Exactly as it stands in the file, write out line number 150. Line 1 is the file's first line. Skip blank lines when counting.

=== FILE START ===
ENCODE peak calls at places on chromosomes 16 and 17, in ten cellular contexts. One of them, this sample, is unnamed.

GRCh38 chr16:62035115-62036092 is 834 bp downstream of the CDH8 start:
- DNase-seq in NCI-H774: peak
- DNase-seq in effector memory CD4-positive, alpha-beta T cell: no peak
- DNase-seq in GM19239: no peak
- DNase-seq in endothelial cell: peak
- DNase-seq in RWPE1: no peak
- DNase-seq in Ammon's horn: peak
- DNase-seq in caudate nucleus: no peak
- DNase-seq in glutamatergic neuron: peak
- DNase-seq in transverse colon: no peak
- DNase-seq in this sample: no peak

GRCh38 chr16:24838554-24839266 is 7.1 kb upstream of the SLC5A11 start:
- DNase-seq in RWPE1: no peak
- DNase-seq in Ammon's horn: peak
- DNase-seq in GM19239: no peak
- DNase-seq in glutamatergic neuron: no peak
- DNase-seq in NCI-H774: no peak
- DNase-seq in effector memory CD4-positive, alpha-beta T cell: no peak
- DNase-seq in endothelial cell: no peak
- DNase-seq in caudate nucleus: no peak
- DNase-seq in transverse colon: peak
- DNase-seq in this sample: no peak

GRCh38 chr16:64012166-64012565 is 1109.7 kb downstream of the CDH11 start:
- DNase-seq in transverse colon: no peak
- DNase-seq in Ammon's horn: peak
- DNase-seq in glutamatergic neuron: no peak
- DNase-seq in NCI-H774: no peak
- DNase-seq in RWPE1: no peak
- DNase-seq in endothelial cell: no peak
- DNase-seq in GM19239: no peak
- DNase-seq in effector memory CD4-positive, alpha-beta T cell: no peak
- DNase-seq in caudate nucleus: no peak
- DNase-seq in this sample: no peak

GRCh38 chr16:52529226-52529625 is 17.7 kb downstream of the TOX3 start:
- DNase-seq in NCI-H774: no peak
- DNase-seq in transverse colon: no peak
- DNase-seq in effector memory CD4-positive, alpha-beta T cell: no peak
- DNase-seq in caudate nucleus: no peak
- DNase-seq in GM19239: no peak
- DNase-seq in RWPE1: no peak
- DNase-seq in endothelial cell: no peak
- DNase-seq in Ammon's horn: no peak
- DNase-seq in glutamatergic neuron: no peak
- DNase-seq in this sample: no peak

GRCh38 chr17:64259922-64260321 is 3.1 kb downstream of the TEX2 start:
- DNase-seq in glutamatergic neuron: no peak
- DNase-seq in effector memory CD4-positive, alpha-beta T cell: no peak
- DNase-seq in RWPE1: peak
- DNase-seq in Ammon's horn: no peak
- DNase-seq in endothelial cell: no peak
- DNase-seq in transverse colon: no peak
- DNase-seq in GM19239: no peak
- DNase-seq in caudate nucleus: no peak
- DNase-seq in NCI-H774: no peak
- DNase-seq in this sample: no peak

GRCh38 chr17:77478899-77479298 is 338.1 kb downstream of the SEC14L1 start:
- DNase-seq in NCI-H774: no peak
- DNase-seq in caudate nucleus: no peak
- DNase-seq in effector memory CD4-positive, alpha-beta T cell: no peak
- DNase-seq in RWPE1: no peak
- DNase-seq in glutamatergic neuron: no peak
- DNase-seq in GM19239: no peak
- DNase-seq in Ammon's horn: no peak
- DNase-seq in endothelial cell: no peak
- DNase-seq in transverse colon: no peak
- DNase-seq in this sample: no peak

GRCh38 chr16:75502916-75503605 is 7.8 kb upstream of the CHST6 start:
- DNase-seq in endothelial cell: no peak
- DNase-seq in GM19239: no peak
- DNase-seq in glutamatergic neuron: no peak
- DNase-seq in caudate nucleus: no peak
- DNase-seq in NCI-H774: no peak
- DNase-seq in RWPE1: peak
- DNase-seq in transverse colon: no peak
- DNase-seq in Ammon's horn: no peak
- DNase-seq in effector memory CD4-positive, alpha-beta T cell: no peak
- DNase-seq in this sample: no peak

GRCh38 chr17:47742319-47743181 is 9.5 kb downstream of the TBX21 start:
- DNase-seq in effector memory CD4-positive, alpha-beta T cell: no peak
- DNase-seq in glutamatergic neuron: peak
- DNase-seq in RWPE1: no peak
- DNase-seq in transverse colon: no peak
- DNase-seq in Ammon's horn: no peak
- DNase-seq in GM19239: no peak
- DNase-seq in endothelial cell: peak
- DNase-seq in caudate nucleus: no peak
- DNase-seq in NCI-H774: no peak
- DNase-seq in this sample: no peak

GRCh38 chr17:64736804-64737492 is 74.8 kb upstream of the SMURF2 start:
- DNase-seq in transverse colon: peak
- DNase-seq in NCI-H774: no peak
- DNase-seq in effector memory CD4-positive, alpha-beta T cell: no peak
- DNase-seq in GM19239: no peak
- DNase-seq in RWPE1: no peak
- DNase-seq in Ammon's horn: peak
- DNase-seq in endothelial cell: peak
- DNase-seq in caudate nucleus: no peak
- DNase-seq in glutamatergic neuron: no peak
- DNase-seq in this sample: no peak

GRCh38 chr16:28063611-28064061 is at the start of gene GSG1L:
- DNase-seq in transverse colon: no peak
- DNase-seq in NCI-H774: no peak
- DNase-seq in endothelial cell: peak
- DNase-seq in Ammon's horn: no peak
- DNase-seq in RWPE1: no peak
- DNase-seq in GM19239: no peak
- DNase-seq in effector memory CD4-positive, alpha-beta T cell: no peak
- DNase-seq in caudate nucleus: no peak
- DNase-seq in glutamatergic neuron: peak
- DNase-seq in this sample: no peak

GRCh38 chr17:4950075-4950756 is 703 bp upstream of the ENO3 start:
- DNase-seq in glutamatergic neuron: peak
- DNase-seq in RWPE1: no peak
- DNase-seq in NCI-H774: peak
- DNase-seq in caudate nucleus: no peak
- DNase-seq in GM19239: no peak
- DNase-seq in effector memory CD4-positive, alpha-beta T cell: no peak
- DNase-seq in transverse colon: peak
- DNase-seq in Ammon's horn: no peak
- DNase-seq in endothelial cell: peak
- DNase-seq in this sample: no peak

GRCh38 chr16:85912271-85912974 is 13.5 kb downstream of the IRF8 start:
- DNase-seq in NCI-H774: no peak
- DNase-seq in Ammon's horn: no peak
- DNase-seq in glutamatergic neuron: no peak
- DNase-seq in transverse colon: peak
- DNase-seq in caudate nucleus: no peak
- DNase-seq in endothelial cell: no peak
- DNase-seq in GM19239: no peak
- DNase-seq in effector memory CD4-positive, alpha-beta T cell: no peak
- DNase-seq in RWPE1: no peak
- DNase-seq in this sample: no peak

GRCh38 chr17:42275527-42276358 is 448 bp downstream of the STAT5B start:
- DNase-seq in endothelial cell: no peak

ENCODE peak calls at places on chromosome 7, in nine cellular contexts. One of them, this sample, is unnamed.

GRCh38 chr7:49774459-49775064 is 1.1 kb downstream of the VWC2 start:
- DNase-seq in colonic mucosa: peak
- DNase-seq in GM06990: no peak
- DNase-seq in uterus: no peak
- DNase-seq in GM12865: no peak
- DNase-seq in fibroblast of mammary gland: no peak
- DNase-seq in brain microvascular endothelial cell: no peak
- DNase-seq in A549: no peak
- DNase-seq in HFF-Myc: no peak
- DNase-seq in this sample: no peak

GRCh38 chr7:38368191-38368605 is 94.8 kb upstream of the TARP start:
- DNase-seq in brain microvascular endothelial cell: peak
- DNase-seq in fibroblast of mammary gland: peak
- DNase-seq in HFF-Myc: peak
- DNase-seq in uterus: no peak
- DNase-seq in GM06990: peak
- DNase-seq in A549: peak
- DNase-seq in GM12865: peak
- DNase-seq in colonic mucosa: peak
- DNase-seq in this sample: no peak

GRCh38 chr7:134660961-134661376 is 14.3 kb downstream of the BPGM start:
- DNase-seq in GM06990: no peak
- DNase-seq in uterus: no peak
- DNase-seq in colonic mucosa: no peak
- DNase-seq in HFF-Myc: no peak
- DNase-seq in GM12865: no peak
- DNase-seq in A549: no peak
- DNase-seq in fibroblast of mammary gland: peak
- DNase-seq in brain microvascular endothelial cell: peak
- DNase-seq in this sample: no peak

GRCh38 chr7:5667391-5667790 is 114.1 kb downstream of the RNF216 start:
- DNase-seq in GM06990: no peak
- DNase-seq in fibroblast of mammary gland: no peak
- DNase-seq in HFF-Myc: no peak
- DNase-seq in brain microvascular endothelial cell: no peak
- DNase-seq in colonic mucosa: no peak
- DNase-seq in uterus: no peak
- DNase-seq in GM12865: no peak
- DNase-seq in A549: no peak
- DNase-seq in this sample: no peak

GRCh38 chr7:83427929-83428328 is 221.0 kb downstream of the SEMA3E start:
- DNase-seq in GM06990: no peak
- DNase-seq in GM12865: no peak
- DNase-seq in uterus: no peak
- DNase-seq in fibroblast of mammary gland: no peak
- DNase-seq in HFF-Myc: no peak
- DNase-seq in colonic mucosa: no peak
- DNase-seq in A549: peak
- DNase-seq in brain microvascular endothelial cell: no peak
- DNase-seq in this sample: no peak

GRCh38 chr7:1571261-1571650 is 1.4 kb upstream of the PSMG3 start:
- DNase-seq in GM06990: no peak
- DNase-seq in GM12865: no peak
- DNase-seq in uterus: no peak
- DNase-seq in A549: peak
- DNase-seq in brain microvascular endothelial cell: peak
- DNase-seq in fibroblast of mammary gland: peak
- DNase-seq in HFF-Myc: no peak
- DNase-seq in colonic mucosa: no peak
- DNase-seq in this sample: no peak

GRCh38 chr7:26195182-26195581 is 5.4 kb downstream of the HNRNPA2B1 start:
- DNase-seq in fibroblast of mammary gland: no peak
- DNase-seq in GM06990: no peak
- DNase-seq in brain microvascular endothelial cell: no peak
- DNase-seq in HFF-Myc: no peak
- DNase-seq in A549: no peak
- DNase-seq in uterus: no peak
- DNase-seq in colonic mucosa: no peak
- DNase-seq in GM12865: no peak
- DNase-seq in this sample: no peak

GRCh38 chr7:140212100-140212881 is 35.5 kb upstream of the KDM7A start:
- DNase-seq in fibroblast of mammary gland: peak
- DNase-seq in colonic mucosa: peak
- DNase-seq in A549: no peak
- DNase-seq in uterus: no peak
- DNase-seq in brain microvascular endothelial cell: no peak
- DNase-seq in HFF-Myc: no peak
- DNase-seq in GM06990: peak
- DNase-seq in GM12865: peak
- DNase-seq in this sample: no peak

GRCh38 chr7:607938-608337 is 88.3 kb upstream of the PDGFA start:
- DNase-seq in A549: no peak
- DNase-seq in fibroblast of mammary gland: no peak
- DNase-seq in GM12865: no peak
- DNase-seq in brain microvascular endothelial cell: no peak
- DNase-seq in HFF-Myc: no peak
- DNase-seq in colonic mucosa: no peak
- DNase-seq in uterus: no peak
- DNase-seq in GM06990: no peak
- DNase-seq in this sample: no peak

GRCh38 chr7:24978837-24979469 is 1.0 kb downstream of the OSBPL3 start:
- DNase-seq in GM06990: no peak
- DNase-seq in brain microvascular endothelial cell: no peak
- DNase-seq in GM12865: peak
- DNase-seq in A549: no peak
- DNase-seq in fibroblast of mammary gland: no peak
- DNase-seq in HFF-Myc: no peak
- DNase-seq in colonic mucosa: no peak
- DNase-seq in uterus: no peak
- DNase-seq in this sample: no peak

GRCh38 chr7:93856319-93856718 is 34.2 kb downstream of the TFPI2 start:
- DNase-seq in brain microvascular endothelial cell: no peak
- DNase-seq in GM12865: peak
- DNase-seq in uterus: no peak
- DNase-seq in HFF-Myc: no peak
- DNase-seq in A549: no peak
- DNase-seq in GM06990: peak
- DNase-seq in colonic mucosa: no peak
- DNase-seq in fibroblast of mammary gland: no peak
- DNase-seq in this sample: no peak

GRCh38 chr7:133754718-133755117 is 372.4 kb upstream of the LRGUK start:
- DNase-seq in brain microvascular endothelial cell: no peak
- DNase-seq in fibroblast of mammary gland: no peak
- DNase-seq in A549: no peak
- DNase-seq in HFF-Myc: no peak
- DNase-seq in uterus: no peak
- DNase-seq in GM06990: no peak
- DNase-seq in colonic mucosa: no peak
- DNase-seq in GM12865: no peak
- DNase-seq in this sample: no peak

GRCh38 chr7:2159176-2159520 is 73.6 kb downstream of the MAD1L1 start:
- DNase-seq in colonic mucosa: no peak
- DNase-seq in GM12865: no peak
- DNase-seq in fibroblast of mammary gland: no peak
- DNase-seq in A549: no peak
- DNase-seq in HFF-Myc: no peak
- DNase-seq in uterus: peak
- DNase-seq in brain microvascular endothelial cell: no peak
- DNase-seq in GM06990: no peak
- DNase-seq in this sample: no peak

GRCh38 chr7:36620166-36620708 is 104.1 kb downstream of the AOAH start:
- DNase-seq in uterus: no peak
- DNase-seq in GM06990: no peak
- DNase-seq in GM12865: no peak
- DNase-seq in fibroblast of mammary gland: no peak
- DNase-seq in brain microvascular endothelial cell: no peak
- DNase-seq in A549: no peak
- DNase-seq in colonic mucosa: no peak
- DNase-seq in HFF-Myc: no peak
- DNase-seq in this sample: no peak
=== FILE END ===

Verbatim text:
- DNase-seq in HFF-Myc: peak